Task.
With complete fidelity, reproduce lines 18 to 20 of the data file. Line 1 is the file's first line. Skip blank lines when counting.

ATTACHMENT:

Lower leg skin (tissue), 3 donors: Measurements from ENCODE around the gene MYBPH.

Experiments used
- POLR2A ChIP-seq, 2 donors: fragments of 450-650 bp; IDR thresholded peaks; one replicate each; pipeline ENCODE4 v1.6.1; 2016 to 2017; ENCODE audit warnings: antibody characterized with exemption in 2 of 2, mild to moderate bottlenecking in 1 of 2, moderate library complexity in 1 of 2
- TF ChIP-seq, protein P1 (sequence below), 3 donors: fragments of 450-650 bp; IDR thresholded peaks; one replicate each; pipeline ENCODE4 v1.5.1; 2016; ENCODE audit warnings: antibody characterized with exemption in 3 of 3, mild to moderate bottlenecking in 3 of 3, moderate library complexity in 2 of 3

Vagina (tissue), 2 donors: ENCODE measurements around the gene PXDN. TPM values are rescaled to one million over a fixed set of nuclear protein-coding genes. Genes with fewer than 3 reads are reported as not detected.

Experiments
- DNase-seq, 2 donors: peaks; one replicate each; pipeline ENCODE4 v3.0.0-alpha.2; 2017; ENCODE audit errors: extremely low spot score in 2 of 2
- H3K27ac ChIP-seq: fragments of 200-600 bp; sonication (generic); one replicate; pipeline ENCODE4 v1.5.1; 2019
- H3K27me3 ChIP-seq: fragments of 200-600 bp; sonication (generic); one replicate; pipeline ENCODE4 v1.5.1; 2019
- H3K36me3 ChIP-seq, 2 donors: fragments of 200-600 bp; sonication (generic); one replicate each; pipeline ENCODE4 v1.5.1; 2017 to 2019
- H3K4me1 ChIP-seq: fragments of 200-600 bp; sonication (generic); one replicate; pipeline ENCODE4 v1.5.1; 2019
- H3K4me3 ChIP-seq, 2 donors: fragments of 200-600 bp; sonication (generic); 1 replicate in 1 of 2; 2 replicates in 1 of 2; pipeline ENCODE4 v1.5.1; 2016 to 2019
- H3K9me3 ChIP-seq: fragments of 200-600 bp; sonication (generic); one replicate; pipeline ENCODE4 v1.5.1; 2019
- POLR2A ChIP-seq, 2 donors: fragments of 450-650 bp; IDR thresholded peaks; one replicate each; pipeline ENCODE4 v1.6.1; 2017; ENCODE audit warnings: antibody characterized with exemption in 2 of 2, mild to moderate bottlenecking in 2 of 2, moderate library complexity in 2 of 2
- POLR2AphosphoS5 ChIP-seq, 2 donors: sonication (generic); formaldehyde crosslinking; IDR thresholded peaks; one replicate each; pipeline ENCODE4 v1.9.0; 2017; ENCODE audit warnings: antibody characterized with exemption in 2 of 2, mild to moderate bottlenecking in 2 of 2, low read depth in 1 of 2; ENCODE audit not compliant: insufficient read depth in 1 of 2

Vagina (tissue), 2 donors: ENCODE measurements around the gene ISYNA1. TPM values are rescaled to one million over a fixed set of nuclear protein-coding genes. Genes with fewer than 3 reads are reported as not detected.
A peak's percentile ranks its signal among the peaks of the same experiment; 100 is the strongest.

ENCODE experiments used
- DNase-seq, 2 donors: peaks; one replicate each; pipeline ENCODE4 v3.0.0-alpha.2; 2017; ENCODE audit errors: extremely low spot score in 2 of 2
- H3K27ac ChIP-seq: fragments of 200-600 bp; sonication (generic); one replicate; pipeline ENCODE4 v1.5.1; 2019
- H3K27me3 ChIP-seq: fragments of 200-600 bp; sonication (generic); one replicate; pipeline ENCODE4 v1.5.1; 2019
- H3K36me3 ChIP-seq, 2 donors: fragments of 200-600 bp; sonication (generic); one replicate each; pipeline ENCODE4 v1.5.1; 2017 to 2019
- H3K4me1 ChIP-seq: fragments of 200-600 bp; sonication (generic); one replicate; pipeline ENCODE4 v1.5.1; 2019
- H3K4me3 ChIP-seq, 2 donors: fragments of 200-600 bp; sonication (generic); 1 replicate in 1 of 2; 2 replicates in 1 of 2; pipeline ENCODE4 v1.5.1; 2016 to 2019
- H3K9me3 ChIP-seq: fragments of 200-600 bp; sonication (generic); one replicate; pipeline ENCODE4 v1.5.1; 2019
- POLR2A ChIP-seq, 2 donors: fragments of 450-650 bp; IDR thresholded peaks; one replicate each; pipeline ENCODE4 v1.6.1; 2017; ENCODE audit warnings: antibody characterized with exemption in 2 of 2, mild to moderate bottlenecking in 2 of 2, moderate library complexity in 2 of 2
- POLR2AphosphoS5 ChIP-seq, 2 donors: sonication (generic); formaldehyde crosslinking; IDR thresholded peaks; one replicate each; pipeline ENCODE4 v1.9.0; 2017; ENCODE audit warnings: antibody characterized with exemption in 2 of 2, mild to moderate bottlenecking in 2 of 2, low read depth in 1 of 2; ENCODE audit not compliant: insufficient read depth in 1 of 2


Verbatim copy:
ENCODE experiments used
- DNase-seq, 2 donors: peaks; one replicate each; pipeline ENCODE4 v3.0.0-alpha.2; 2017; ENCODE audit errors: extremely low spot score in 2 of 2
- H3K27ac ChIP-seq: fragments of 200-600 bp; sonication (generic); one replicate; pipeline ENCODE4 v1.5.1; 2019